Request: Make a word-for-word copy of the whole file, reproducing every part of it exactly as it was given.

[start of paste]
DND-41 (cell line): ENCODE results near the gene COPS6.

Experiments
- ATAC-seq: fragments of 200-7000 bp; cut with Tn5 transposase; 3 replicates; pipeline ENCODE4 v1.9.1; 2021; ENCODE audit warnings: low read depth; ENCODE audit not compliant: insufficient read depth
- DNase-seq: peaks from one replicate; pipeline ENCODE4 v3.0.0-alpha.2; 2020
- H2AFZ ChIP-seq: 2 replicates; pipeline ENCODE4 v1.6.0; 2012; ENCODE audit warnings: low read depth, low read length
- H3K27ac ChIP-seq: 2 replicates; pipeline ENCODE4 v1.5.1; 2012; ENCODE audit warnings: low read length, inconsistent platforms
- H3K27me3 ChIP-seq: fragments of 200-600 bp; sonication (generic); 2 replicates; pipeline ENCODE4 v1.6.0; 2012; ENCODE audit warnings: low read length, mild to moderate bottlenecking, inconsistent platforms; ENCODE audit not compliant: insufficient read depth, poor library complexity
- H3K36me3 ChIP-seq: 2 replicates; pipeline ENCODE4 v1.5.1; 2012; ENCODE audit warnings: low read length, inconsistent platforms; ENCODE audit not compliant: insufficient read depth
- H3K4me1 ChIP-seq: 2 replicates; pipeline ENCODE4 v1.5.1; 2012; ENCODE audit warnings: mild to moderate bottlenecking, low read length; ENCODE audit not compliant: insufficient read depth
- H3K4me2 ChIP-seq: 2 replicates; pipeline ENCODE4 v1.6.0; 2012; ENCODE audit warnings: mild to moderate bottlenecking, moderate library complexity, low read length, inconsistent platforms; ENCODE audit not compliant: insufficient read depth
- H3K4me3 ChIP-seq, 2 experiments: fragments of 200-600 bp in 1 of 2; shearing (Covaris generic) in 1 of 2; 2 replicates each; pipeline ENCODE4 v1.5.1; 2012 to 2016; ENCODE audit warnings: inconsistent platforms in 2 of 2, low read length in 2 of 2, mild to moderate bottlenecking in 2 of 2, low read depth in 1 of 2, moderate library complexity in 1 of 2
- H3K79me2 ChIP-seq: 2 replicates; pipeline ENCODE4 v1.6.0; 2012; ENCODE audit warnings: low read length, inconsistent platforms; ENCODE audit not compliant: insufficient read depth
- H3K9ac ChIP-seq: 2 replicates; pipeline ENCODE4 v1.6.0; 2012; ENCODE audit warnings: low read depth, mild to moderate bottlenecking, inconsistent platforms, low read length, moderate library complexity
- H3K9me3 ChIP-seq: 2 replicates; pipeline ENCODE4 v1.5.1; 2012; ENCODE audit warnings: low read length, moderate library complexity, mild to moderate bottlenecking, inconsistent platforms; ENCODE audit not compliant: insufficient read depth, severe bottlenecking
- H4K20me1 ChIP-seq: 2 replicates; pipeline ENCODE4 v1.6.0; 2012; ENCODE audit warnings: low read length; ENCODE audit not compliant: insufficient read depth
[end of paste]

DND-41 (cell line): ENCODE results near the gene COPS6.

Experiments
- ATAC-seq: fragments of 200-7000 bp; cut with Tn5 transposase; 3 replicates; pipeline ENCODE4 v1.9.1; 2021; ENCODE audit warnings: low read depth; ENCODE audit not compliant: insufficient read depth
- DNase-seq: peaks from one replicate; pipeline ENCODE4 v3.0.0-alpha.2; 2020
- H2AFZ ChIP-seq: 2 replicates; pipeline ENCODE4 v1.6.0; 2012; ENCODE audit warnings: low read depth, low read length
- H3K27ac ChIP-seq: 2 replicates; pipeline ENCODE4 v1.5.1; 2012; ENCODE audit warnings: low read length, inconsistent platforms
- H3K27me3 ChIP-seq: fragments of 200-600 bp; sonication (generic); 2 replicates; pipeline ENCODE4 v1.6.0; 2012; ENCODE audit warnings: low read length, mild to moderate bottlenecking, inconsistent platforms; ENCODE audit not compliant: insufficient read depth, poor library complexity
- H3K36me3 ChIP-seq: 2 replicates; pipeline ENCODE4 v1.5.1; 2012; ENCODE audit warnings: low read length, inconsistent platforms; ENCODE audit not compliant: insufficient read depth
- H3K4me1 ChIP-seq: 2 replicates; pipeline ENCODE4 v1.5.1; 2012; ENCODE audit warnings: mild to moderate bottlenecking, low read length; ENCODE audit not compliant: insufficient read depth
- H3K4me2 ChIP-seq: 2 replicates; pipeline ENCODE4 v1.6.0; 2012; ENCODE audit warnings: mild to moderate bottlenecking, moderate library complexity, low read length, inconsistent platforms; ENCODE audit not compliant: insufficient read depth
- H3K4me3 ChIP-seq, 2 experiments: fragments of 200-600 bp in 1 of 2; shearing (Covaris generic) in 1 of 2; 2 replicates each; pipeline ENCODE4 v1.5.1; 2012 to 2016; ENCODE audit warnings: inconsistent platforms in 2 of 2, low read length in 2 of 2, mild to moderate bottlenecking in 2 of 2, low read depth in 1 of 2, moderate library complexity in 1 of 2
- H3K79me2 ChIP-seq: 2 replicates; pipeline ENCODE4 v1.6.0; 2012; ENCODE audit warnings: low read length, inconsistent platforms; ENCODE audit not compliant: insufficient read depth
- H3K9ac ChIP-seq: 2 replicates; pipeline ENCODE4 v1.6.0; 2012; ENCODE audit warnings: low read depth, mild to moderate bottlenecking, inconsistent platforms, low read length, moderate library complexity
- H3K9me3 ChIP-seq: 2 replicates; pipeline ENCODE4 v1.5.1; 2012; ENCODE audit warnings: low read length, moderate library complexity, mild to moderate bottlenecking, inconsistent platforms; ENCODE audit not compliant: insufficient read depth, severe bottlenecking
- H4K20me1 ChIP-seq: 2 replicates; pipeline ENCODE4 v1.6.0; 2012; ENCODE audit warnings: low read length; ENCODE audit not compliant: insufficient read depth